How to care for hardwood floors

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How to care for hardwood floors

It’s hard to imagine that just a generation or two ago, people thought hardwood floors were ugly and utilitarian. For some years now, we’ve come around to the opposite view: whether it’s a beautifully refinished vintage floor in old-growth oak, maple, cherry or other wood, or one of the handsome new versions available widely today such as bamboo, factory-finished hardwood, or laminate, hardwood is justly admired for its beauty, low maintenance and durability.

How to protect hardwood floors

Polyurethane protects your floor from many of the stains and blemishes that waxed floors are vulnerable to, but when they do get stained, removal is more difficult. Still, even perfectly finished floors suffer the slings and arrows of everyday life. In most cases, you can repair minor mishaps – or even bigger ones – yourself, with a little care.

Hardwood floors and stains

Most everyday stains – milk, food, wine, minor pet stains, grease, salt from winter boots – will come up with careful scrubbing with a damp cloth and cleaner specially made for sealed hardwood floors. Do not use Murphy’s Oil Soap, wax cleaner, or all-purpose floor cleaner on sealed hardwood; it can dull the finish, leave a residue or even damage the finish.

If that doesn’t remove the stain, try rubbing the stain with superfine (000) steel wool. If that doesn’t get it out, you may have to spot-refinish the area (see below).

Gum, wax, or crayon marks can be removed by first placing a bag of ice cubes on the spot to make it brittle, then scraping it up carefully with a spoon, credit card or butter knife. Finish with hardwood cleaner and a damp cloth.

Stubborn stains
Stains that have penetrated the polyurethane and gotten on the raw wood require a little more elbow grease and patience, but all is not lost. Start by spot-sanding with superfine (220 grit) sandpaper. (Only cut as much of the wood underneath as absolutely necessary; superfine sandpaper takes longer, but allows you to control how much you remove.) Once the finish has been removed and the surface is absolutely smooth, vacuum and rub with a tack cloth to remove all traces of dust. If the floor finish is natural (no stain), apply a thin coat of oil or water-based (to match the original) urethane with a foam brush, feathering the edges with a small brush. Allow to thoroughly dry before letting anyone walk on it.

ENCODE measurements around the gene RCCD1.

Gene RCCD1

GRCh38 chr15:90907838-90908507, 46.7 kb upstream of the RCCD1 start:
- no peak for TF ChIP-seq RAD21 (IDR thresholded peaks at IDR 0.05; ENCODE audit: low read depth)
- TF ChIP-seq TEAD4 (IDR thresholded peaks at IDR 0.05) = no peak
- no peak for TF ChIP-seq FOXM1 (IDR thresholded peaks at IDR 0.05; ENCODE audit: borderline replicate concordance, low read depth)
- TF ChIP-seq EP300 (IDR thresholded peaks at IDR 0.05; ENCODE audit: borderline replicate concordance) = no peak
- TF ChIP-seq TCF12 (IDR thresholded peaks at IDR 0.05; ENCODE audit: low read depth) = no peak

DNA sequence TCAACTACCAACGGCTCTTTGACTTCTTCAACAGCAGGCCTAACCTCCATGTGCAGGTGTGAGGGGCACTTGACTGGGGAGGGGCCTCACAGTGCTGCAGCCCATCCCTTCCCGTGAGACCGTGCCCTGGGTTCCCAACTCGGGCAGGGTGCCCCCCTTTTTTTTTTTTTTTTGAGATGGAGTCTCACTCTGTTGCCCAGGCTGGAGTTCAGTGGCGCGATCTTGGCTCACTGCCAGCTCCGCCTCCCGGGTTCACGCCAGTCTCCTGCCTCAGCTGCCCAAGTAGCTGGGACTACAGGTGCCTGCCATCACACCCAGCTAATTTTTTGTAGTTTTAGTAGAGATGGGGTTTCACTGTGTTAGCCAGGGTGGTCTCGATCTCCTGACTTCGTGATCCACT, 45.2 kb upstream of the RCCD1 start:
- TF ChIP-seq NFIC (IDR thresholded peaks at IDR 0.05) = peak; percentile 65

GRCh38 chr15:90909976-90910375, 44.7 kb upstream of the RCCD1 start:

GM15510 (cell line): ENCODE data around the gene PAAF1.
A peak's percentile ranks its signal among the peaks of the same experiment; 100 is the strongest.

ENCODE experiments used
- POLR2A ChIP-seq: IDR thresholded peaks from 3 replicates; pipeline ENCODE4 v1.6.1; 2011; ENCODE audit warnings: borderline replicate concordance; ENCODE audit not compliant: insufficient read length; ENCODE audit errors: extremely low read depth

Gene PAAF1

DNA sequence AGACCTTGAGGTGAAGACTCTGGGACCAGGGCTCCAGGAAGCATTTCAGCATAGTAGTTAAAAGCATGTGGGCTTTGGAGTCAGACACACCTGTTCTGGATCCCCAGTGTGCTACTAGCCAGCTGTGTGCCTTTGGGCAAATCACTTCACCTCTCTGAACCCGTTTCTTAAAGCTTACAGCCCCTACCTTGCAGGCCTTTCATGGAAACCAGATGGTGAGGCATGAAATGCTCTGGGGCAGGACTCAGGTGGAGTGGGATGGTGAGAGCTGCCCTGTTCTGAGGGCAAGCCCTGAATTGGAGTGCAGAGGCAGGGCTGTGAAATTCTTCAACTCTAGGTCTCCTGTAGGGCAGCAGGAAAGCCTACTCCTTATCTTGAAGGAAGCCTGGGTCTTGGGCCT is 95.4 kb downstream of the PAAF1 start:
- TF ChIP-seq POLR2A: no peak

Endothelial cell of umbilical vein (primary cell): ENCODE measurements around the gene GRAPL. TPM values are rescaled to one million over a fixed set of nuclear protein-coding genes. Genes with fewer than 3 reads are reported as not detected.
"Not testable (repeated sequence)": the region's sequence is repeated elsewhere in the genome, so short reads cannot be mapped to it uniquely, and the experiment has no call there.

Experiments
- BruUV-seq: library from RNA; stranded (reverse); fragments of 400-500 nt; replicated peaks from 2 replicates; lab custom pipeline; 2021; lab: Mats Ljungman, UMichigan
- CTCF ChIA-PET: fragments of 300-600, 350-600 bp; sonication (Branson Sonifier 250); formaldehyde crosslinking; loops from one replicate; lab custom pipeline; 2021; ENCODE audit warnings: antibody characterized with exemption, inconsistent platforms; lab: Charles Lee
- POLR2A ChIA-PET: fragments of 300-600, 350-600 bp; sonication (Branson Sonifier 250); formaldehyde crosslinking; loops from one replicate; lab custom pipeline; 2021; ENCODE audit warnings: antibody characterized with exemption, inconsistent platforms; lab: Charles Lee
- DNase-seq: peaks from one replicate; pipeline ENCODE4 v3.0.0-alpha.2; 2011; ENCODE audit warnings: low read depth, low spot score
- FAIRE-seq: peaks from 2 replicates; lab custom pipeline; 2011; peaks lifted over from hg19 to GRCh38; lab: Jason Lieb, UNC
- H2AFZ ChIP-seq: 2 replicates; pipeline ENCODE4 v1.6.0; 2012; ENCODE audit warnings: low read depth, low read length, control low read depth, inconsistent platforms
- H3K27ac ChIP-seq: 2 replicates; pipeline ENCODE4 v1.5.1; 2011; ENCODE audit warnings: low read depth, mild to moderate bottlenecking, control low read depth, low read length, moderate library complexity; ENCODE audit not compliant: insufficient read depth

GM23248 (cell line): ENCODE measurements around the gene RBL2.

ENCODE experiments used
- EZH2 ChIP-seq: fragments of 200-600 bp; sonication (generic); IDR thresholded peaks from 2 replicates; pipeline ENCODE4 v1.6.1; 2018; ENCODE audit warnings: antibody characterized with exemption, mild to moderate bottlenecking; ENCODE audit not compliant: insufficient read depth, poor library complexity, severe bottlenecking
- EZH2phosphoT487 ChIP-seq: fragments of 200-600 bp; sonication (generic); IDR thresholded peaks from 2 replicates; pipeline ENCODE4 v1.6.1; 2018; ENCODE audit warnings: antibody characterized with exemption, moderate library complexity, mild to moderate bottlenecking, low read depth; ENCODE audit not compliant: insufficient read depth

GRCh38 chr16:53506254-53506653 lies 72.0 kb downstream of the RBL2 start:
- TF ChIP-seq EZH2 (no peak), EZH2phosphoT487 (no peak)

Stained hardwood floors and stains
If the floor is stained (i.e., coloured), you may have to test a hidden area to get a perfect match before you refinish the area. Inside a closet, a little-seen corner, or under a large piece of furniture might work. Expose a one-inch square of wood and use a Q-tip to test the colour on the bare wood. You may have to mix a couple of shades to get the right one; be sure to mix enough to cover your entire repair.

Laminate and presealed hardwood floors
Laminate or presealed hardwood floors cannot be refinished at home, but in some cases, you may be able to replace the damaged board, and any difference in colour between the new and old board will eventually blend in as the new board ages.

Minor scratches on hardwood that don’t penetrate the wood can be repaired with touch-up sticks, available in a range of shades at the hardware store, or in a pinch, with a crayon. Slightly deeper scratches can be repaired with wood stain sticks or wood filler, also available at the hardware store.

Larger worn or damaged areas require more work, but there are still alternatives to refinishing the whole floor (which is usually not possible with previously sanded floors anyway). The first is to purchase a hardwood renewal kit, which includes several grits of sandpaper that you attach to a floor sander that looks like a Swiffer broom, tack cloths and polyurethane resealer. While nowhere near as messy as a full resanding, this is a big job and requires that the room be cleared of furniture and blocked off till the new finish dries. The final, and biggest alternative is called screening, and should be done by a professional, but can produce an effect on a previously sanded floor that can make it look brand new again.


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How to care for hardwood floors